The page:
Startup long-haul low-cost airline Norse Atlantic Airways has disclosed an initial three routes to the US. All are from Oslo: Fort Lauderdale, Stewart, and Ontario. The use of secondary airports is highly intriguing. Norse Atlantic is driven by filling the gap left by Norwegian, but will it avoid the same mistakes? Long-haul low-cost is difficult enough to make work at the best of times.
The first three US routes revealed
Norse Atlantic’s first three routes were disclosed in its submission to the USA’s Department of Transportation (DOT) for a foreign air carrier permit. This comes ahead of the carrier receiving its air operator’s certificate, which it anticipates receiving in November.
If it receives permission to serve the US, the routes, shown below, are expected to begin in spring or summer 2022 using two-class Boeing 787s, of which it expects an initial three. Of course, start dates, frequencies, schedules, and pricing will be disclosed later.
- Oslo to Fort Lauderdale (for South Florida)
- Oslo to New York Stewart (for the New York area)
- Oslo to Ontario (for the Los Angeles area)
Following in the gap left by Norwegian
Norse Atlantic’s first three routes are all driven by the gap left by Norwegian, which scrapped long-haul flying to concentrate on its core and successful short-haul markets. Indeed, the startup carrier’s whole business plan is driven by the exit of Norwegian and the consequent opportunity. (Unserved markets in the wake of Norwegian’s exit also helps to explain Finnair creating a base at Stockholm Arlanda.)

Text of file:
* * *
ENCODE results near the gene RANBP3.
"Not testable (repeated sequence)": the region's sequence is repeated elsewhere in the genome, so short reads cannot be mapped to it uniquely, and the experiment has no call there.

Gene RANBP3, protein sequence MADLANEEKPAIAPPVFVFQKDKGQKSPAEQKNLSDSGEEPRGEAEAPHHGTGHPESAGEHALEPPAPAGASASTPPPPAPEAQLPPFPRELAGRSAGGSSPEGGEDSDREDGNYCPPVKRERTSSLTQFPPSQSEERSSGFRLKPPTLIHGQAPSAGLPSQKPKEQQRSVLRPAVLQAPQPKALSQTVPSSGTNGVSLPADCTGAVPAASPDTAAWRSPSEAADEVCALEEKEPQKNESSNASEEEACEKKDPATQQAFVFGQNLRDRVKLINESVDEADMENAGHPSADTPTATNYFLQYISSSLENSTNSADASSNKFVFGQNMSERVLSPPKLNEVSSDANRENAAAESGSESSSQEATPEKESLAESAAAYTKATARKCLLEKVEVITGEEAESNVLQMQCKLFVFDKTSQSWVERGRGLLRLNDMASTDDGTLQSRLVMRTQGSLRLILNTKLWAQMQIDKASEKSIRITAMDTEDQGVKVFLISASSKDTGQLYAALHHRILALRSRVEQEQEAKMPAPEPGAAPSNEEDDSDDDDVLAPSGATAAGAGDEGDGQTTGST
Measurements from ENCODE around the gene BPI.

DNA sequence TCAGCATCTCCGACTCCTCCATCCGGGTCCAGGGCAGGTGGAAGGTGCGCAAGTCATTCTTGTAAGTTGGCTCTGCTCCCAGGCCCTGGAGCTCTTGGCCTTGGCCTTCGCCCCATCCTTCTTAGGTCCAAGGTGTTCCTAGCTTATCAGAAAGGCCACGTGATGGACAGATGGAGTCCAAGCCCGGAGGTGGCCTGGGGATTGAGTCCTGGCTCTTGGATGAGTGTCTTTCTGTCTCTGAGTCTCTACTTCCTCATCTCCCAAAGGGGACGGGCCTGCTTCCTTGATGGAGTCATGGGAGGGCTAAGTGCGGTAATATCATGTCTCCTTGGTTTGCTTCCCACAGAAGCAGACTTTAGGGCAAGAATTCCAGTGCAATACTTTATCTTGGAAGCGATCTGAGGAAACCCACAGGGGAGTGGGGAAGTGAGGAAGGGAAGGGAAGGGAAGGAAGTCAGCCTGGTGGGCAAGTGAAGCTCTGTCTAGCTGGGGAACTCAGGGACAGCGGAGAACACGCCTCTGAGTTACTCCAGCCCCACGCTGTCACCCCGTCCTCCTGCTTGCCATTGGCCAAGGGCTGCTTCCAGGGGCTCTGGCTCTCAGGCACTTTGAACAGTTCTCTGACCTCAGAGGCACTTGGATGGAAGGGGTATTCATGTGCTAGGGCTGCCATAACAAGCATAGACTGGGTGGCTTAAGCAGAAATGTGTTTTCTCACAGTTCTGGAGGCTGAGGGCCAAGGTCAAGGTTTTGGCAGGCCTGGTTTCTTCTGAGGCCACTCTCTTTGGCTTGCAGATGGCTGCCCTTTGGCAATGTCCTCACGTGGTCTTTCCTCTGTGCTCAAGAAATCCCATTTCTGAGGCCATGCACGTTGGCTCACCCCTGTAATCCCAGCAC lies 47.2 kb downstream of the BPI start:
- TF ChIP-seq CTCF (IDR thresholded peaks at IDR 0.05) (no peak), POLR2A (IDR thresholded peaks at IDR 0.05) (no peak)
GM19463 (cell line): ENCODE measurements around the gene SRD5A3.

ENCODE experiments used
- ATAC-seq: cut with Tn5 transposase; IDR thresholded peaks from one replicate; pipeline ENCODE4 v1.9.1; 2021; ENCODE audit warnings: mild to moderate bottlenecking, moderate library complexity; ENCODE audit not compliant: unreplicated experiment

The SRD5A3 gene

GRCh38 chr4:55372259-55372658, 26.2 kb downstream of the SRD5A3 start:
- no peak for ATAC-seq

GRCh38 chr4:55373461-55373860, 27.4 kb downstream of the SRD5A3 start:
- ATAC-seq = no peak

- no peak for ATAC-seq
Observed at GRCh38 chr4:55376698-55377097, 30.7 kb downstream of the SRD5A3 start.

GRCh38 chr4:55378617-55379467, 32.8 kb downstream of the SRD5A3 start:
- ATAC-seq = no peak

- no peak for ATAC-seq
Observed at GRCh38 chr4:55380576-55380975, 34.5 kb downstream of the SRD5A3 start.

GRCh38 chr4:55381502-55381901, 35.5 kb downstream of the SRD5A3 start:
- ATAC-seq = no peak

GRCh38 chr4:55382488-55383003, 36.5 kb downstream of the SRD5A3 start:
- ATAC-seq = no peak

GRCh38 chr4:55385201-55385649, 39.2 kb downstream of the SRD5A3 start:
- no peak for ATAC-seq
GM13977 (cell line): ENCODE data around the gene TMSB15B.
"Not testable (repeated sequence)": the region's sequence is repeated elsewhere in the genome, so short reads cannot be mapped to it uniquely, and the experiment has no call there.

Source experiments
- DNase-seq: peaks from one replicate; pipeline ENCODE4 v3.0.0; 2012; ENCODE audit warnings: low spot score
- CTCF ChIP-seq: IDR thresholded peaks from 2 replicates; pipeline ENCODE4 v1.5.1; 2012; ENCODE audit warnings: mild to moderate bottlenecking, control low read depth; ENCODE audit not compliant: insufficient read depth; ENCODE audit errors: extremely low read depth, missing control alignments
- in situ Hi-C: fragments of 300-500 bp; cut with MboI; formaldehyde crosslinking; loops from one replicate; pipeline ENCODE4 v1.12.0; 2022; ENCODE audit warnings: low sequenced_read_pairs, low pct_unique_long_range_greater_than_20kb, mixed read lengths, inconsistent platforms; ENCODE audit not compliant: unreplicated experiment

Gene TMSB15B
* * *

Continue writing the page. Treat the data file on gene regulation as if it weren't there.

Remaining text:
Norwegian operated from Oslo to Fort Lauderdale and JFK between 2013 and 2020 and to Los Angeles from 2014 to 2020, according to OAG data. The fact that all three operated for years hopefully suggests good enough underlying performance. However, notice the different airports that Norse Atlantic has filed to serve, which we discuss below.
All three cities markets remain unserved from Oslo. However, SAS will operate Oslo-Newark twice-weekly from October, rising to five-weekly in November. And its winter-seasonal service to Miami, which began in 2016, will resume once-weekly in early November using A330-300s. Aircraft will route Copenhagen-Miami-Oslo and back.
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Not too surprising that Norway is first
It isn’t too much of a surprise that Norway is where Norse Atlantic first plans to take off. The country is, after all, its home nation, and requesting permission from the US to initially fly from major markets like London or Paris would raise serious eyebrows.
Indeed, the Biden Administration has already been urged to block the carrier given the ‘flag of convenience’ controversy surrounding Norse Atlantic’s plans, just as they did Norwegian. Its intention was summarized in its application to the DOT:
“Norse Atlantic is a long-haul carrier planning to offer affordable fares and a more environmentally friendly service to transatlantic passengers. Initial operations will begin with three Boeing 787 aircraft in a two-cabin configuration (economy and premium) and will expand over time to other points in Europe to meet developing passenger demand and route expansion.”